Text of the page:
Copyright SGW 1997

Footnote: My father had major league offers in his youth and, as a kid and as an adult, I heard countless stories that he was the best ballplayer in Brooklyn at the time. He had a curveball that would drop off the table, a knuckler that seemed to stop in mid-air and he could throw with both hands (hence the righties' mitt on the wrong hand). He switch-hit, too. I used to marvel at his swing because he reminded me in style of Willie Mays. Yes, he was that good.

Added to One Single Impression for Childhood Memories.

Tuesday, September 13, 2005

What a Mess!

Mark Messier retired from hockey this week after 25 years in the NHL. He leaves the sport with 6 Stanley Cup championships to his credit and a level of play that few have rivaled. He ends his career as the number two man in games played and points. More importantly, he steps down with his position as one of the greatest leaders in sports history.

Messier joined forces with Wayne Gretzky to win four cups with the Edmonton Oilers. Then, after Gretzky was traded, he took the Oilers to another cup that no one could have predicted. Finally, he did what many thought would never be possible; he brought a Stanley Cup to the New York Rangers.

The chants of "1940" ended with Mark Messier. After 54 years of disappointment, Messier brought the cup to New York. For that, he will always be remembered as "The Captain" in this area and few who are not Rangers' fans can appreciate his place. People who root for the New York Rangers are a unique bunch. The best comparison might be Chicago Cubs' fans. The fans here are diehards, completely loyal and unbelievably passionate for their team. Madison Square Garden rocks like few others places and there is nothing to match a "Let's Go Rangers" chant during the playoffs. When Mark Messier guaranteed victory against the New Jersey Devils in the semi-finals, it was his Herculean effort that insured he kept his promise. The victory that followed over the Vancouver Canucks was as sweet as can be for Rangers' fans and Messier celebrated as one of us.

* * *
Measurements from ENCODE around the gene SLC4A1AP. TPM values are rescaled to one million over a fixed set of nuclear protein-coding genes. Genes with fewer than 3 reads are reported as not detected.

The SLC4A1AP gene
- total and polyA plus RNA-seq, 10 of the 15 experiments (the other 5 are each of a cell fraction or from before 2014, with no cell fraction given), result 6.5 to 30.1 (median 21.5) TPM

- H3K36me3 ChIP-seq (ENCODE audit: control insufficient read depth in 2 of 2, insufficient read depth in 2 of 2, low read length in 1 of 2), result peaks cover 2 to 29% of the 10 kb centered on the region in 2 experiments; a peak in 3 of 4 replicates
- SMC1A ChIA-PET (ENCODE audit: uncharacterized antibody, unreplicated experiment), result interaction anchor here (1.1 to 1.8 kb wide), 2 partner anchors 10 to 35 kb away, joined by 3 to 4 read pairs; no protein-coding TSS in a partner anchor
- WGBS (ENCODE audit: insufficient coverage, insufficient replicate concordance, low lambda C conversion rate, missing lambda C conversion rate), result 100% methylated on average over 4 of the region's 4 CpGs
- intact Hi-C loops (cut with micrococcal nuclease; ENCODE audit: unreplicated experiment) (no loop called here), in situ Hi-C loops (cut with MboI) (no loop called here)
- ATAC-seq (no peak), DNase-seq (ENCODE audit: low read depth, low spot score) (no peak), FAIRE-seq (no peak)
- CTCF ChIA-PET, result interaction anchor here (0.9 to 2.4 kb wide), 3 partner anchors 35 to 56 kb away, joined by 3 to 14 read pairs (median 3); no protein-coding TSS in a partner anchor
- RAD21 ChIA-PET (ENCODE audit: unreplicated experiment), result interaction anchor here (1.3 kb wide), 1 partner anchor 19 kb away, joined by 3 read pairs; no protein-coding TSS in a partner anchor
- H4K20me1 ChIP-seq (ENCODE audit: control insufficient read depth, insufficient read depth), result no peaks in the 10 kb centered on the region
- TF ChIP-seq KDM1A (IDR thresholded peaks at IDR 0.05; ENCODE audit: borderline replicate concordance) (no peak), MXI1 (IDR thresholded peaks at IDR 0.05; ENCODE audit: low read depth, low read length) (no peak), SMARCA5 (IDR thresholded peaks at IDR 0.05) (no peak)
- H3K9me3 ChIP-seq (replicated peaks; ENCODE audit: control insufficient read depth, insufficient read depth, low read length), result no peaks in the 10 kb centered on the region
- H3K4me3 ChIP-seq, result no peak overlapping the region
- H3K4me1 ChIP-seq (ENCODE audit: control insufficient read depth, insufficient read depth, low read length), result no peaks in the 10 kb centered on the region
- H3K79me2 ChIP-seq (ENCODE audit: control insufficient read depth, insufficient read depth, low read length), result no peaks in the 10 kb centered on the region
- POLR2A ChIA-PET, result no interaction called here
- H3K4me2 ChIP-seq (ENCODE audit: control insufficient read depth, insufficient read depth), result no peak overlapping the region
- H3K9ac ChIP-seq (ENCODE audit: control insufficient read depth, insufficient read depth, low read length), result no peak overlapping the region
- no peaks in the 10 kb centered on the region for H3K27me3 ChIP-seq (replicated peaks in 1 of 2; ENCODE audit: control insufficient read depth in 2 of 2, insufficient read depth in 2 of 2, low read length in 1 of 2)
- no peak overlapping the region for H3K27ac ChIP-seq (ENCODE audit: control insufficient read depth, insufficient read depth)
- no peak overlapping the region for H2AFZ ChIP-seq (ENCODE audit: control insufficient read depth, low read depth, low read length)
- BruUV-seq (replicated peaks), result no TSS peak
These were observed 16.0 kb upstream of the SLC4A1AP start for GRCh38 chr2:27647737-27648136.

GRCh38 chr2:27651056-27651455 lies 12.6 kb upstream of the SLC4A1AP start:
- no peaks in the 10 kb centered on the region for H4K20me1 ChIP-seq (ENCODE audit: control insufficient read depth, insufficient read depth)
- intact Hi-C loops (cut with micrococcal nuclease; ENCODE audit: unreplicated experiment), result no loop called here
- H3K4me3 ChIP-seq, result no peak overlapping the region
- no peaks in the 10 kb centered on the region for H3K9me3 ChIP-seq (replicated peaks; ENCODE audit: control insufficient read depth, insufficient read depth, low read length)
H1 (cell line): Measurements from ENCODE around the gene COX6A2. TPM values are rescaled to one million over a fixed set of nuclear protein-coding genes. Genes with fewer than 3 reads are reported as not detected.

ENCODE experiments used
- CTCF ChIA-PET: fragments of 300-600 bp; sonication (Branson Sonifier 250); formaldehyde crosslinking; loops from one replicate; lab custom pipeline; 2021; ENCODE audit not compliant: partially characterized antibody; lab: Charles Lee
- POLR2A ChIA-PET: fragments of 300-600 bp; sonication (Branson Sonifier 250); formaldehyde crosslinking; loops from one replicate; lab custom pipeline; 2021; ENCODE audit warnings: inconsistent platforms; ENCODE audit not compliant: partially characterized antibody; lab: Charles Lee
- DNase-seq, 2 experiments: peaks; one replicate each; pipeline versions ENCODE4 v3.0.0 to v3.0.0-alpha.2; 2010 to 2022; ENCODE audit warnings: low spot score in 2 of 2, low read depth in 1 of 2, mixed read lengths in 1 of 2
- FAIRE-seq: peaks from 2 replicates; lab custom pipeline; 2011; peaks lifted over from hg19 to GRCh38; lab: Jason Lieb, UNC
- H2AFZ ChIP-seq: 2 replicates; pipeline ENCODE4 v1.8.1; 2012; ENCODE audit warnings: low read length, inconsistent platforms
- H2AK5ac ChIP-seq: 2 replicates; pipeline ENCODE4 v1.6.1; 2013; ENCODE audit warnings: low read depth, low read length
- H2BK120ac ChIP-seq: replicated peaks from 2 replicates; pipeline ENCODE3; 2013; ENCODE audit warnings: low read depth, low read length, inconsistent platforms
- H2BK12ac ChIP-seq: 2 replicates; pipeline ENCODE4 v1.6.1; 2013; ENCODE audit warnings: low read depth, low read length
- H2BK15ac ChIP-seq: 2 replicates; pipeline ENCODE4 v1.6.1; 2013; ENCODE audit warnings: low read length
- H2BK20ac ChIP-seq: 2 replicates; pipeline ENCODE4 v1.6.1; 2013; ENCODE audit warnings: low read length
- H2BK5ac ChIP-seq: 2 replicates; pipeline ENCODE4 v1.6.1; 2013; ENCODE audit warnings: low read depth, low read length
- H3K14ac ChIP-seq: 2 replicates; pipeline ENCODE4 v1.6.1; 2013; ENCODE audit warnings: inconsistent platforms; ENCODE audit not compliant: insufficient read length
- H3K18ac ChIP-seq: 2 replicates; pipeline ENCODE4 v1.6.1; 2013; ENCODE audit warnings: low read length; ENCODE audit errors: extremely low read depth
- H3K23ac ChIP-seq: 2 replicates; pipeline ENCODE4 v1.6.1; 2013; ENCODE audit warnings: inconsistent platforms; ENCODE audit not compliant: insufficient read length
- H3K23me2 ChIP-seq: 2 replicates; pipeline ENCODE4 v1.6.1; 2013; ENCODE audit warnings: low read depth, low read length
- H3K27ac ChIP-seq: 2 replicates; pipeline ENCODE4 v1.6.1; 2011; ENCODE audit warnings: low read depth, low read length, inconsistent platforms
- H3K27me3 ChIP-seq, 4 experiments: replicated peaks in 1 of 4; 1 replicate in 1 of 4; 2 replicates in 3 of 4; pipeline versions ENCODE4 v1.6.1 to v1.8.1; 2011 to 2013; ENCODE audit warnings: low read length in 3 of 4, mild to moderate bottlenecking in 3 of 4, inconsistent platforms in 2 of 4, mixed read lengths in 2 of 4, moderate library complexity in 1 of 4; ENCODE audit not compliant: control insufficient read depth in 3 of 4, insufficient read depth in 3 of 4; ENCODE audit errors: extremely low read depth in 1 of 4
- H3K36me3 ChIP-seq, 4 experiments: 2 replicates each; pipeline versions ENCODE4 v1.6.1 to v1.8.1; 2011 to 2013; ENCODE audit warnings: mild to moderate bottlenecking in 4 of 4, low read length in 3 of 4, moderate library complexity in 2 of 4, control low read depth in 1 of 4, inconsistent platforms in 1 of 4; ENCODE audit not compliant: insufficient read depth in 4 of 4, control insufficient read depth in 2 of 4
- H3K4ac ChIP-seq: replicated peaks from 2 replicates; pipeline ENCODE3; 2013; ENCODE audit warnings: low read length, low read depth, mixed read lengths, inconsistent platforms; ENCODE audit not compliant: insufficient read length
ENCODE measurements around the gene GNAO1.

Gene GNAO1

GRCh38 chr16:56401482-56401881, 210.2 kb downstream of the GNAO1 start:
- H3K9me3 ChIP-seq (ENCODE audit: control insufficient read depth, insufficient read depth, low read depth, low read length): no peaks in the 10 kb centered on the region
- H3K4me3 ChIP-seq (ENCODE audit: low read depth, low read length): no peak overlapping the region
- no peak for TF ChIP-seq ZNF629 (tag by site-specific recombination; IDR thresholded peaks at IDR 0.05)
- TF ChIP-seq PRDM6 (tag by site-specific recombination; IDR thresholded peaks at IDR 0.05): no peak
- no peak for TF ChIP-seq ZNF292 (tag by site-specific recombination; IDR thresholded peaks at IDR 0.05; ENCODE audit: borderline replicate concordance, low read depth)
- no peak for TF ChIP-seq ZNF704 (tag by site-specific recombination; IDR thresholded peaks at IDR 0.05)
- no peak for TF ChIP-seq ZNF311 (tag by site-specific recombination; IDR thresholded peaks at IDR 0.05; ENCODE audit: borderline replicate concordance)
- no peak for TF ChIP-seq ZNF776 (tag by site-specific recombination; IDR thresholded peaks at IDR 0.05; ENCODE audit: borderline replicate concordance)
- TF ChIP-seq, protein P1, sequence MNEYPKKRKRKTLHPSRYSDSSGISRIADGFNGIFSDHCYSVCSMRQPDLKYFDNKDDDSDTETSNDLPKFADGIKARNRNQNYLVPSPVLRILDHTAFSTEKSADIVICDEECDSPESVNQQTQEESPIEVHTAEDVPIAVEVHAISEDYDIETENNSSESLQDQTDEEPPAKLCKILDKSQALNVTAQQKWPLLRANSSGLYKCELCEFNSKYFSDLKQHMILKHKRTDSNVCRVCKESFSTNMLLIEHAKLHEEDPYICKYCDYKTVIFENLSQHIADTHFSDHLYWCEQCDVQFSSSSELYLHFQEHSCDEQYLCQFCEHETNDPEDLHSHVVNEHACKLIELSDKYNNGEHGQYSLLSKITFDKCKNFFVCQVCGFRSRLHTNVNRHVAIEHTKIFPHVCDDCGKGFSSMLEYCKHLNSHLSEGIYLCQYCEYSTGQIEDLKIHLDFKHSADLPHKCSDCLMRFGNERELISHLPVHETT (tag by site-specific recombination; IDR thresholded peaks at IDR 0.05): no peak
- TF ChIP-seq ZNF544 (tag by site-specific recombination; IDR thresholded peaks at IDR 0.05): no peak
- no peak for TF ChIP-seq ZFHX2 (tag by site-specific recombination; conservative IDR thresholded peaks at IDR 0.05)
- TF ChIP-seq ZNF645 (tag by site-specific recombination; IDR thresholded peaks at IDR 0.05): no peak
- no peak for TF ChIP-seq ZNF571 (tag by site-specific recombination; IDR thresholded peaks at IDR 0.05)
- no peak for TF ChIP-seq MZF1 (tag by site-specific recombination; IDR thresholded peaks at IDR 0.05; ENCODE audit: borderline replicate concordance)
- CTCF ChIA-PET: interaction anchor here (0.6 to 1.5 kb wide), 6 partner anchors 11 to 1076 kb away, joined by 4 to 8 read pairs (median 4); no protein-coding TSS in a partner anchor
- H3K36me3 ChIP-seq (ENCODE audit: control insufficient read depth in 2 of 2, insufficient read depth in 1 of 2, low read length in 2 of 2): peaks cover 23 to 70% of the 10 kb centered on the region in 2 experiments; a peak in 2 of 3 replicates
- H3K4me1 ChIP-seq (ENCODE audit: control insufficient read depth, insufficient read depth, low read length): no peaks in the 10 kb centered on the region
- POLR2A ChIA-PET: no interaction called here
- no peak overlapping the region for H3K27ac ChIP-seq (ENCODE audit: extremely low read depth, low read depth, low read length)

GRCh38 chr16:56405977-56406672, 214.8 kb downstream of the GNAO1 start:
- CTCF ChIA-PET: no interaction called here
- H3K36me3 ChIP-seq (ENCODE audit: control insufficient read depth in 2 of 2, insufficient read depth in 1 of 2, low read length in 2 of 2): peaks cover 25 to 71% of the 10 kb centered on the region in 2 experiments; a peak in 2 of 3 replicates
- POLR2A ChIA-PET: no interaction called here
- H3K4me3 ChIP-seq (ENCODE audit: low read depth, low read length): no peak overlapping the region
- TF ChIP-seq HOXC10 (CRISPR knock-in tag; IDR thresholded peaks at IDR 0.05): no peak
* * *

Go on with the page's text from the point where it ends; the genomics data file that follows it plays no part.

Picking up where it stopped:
Mark Messier was a gifted goal scorer, best known for his patented goals from the right wing while lifting his leg behind him and snapping a shot past the goaltender. He was a fierce checker and had blazing speed. Perhaps what he is best known for is his willfulness and leadership. You could measure the determination in his glare and he could carry a team through his unceasing desire.

Mark Messier will never be forgotten in New York and his place as the man who brought the Rangers the Stanley Cup will hold mythic remembrances for many years. Goodbye and thank you, Mess.

Monday, September 12, 2005

The great outdoors

I spent a lot of time over these passed two weekends outside. From hiking in Turkey Swamp Park to strolling about Ocean Grove to walks in my neighborhood to sitting on a bench in Palmer Square, I was among the best of the natural world and I marveled at its beauty in all shapes and sizes.

Often, when walking, I enjoy closing my eyes and listening to the sounds of the birds chirping and the breeze blowing. When I am near the ocean or along a lake in the Poconos sitting on a dock reading a book, I am blessed by the added sounds of the water, whether gently flowing on the lake or breaking as waves along the coastline.